Cascara Fruit Tea
Dried skin off the coffee cherry has been used for centuries to make a hot beverage in parts of Ethiopia and the Middle East. This is some of the finest we have ever tried from perhaps the most dedicated cascara producers in the world, Beneficio Helsar de Zarcero mico mill in Costa Rica.
Cascara comes from the Spanish word for skin or husk and is the fruit skin of the coffee cherry that makes up over 50% of the total cherry mass. During the pulping process the fruit is removed from the seed and is separated from the beans. This particular lot is crunchy, tart, sweet and tastes like dried cranberries.
Before the cherry is pulped from the seed, they are soaked in filtered water, a first stage of cleaning the fruit. Then the cherries are run through a machine used to both separate out any over and under ripe coffee that were missed, as well as perform a three-stage hydro-wash to remove any dirt that remains post-soaking.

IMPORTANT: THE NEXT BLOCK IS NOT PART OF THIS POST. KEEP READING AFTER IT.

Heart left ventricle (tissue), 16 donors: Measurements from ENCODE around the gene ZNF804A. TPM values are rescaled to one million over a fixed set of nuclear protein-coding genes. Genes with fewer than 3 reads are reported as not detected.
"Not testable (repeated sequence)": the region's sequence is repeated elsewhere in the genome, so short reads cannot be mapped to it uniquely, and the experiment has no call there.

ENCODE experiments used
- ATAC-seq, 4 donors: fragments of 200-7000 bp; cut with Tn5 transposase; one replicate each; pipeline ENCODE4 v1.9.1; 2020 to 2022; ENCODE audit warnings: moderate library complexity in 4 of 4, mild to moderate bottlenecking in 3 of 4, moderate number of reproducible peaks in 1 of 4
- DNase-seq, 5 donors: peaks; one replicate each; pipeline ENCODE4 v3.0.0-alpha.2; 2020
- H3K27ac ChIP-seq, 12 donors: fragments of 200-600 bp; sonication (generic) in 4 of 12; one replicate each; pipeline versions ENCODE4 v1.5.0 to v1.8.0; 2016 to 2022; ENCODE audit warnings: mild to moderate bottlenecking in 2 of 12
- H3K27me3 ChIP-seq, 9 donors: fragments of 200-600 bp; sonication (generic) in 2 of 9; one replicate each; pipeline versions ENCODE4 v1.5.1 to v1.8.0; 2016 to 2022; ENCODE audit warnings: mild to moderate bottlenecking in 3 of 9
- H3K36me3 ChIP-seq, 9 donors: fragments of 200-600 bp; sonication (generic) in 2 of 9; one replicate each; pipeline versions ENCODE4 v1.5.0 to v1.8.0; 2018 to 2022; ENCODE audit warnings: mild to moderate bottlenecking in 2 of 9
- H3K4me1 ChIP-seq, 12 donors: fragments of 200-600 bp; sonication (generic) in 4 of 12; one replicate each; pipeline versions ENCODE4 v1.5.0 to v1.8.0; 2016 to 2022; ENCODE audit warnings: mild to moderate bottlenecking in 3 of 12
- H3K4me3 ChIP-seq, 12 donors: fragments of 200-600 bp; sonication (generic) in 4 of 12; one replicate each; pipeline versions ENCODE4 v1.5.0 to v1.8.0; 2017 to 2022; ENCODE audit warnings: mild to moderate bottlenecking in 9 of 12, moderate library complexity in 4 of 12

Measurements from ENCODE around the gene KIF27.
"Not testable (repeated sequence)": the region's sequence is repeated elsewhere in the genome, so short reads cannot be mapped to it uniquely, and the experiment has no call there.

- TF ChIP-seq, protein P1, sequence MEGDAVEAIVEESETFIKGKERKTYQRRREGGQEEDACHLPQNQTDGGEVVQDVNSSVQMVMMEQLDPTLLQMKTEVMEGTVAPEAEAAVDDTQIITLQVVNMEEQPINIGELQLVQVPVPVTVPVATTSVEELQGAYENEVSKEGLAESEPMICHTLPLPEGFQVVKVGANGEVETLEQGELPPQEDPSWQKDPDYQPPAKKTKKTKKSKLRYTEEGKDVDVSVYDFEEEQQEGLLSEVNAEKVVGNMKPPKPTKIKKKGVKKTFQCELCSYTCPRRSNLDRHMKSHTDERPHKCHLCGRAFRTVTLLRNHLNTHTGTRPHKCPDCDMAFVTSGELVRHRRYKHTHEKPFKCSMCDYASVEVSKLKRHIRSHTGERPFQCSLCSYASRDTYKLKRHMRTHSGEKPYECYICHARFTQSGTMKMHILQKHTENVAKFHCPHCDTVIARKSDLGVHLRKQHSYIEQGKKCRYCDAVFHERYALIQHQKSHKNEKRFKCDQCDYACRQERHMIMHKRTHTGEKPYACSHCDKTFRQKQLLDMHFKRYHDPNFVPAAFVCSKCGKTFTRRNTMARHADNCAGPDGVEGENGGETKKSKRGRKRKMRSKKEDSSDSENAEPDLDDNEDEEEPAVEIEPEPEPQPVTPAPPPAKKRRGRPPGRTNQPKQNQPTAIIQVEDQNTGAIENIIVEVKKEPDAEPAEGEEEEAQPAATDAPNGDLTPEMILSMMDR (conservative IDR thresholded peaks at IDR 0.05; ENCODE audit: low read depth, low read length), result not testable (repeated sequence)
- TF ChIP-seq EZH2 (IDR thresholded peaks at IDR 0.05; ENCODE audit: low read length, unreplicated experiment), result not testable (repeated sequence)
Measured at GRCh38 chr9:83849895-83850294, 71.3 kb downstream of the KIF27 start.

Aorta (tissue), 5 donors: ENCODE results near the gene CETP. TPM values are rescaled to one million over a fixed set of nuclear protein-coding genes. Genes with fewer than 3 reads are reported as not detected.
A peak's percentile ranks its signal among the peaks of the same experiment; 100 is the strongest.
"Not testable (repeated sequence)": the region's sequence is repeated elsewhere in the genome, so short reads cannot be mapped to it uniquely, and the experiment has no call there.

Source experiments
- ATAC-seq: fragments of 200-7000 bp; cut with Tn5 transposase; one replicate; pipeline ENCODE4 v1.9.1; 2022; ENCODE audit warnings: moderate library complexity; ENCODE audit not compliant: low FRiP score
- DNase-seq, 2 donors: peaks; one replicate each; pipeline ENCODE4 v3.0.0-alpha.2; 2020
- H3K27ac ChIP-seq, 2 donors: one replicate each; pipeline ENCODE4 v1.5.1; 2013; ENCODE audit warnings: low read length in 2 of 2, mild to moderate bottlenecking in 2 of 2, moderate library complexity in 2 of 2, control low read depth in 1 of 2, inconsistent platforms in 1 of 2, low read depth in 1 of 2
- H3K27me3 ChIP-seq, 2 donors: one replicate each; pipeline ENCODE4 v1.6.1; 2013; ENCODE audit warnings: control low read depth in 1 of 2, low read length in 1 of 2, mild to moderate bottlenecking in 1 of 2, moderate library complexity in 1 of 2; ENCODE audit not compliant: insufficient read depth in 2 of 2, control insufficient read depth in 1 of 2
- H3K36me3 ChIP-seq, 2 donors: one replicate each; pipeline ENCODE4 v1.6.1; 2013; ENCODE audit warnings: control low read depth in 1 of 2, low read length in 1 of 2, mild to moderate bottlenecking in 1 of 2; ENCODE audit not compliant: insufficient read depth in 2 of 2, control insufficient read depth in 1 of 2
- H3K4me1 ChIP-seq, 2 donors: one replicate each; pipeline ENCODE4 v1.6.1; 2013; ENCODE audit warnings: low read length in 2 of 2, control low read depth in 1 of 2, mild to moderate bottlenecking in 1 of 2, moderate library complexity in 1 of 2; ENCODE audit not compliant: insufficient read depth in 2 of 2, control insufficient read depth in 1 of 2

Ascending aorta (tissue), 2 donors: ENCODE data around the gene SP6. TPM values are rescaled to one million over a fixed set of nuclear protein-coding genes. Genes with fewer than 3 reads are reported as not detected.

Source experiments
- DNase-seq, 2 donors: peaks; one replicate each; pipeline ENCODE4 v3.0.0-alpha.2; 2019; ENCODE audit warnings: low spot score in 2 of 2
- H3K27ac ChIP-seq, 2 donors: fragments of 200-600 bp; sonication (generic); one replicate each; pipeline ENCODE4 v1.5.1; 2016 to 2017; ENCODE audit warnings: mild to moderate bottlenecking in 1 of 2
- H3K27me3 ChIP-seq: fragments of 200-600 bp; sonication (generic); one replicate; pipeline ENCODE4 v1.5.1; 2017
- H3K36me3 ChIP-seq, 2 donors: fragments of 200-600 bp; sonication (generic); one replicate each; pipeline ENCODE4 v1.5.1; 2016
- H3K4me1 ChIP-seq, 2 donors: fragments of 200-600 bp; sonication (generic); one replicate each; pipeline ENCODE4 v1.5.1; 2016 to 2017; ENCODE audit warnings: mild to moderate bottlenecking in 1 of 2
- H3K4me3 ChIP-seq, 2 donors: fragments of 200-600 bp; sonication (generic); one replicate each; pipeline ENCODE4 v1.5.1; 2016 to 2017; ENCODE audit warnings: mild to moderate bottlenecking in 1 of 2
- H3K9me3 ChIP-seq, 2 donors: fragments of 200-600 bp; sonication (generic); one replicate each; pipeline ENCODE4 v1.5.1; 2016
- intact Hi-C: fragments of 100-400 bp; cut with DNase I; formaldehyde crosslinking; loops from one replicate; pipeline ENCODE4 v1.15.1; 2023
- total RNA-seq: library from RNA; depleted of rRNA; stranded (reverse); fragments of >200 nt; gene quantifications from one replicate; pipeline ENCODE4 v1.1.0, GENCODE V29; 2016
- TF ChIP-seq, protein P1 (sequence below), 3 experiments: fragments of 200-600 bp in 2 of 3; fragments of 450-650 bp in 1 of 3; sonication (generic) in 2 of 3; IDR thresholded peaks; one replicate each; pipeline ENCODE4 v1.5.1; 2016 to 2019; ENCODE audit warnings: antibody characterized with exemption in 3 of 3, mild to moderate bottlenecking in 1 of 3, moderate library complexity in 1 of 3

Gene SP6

At this point the cleaned cherry is pulped using a pulping machine solely dedicated to this project. Next, they move it to a steaming chamber in order to kill any mycotoxins that could potentially lead to molding. And finally, the cherry is spread out on racks and put into a large dehydrator where nearly 100% of the water is removed.
We recommend a fairly long steep time for 'tea' but you won't get the nasty tannic bitterness of an over extracted black tea. Have a play around with what strength and mouthfeel you enjoy. For us we like the following recipe:
8g of cascara, 220mls of boiling water. Steep for 10 minutes, strain and sip away!